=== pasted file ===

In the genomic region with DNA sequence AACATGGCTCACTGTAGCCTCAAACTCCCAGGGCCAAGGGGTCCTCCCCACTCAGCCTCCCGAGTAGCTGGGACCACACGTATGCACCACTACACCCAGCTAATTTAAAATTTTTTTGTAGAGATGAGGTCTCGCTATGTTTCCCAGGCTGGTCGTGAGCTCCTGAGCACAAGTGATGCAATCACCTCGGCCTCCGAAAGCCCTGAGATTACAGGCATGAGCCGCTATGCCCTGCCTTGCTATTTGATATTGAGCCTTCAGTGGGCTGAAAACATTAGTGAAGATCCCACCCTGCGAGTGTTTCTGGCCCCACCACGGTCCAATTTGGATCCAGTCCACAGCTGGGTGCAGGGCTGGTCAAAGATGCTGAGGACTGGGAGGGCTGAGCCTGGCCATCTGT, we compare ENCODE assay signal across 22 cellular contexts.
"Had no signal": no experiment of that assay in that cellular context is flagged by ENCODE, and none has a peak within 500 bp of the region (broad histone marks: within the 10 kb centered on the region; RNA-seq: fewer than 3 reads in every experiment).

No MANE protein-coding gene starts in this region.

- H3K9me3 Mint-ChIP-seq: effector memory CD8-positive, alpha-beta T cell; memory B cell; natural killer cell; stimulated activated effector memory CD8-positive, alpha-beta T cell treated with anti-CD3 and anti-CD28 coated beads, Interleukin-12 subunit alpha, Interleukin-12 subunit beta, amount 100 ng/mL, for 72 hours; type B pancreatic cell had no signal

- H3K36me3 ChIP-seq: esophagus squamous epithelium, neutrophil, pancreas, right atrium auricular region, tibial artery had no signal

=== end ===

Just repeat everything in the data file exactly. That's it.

In the genomic region with DNA sequence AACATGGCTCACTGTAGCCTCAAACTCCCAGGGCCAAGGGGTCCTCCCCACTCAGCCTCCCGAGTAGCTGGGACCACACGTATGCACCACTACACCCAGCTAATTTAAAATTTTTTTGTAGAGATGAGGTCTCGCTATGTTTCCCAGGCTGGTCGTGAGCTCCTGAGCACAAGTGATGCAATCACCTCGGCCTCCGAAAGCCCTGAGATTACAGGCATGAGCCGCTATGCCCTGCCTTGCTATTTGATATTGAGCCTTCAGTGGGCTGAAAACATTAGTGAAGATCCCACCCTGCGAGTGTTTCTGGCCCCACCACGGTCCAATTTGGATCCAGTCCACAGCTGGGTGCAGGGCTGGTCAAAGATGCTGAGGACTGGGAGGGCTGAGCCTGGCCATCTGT, we compare ENCODE assay signal across 22 cellular contexts.
"Had no signal": no experiment of that assay in that cellular context is flagged by ENCODE, and none has a peak within 500 bp of the region (broad histone marks: within the 10 kb centered on the region; RNA-seq: fewer than 3 reads in every experiment).

No MANE protein-coding gene starts in this region.

- H3K9me3 Mint-ChIP-seq: effector memory CD8-positive, alpha-beta T cell; memory B cell; natural killer cell; stimulated activated effector memory CD8-positive, alpha-beta T cell treated with anti-CD3 and anti-CD28 coated beads, Interleukin-12 subunit alpha, Interleukin-12 subunit beta, amount 100 ng/mL, for 72 hours; type B pancreatic cell had no signal

- H3K36me3 ChIP-seq: esophagus squamous epithelium, neutrophil, pancreas, right atrium auricular region, tibial artery had no signal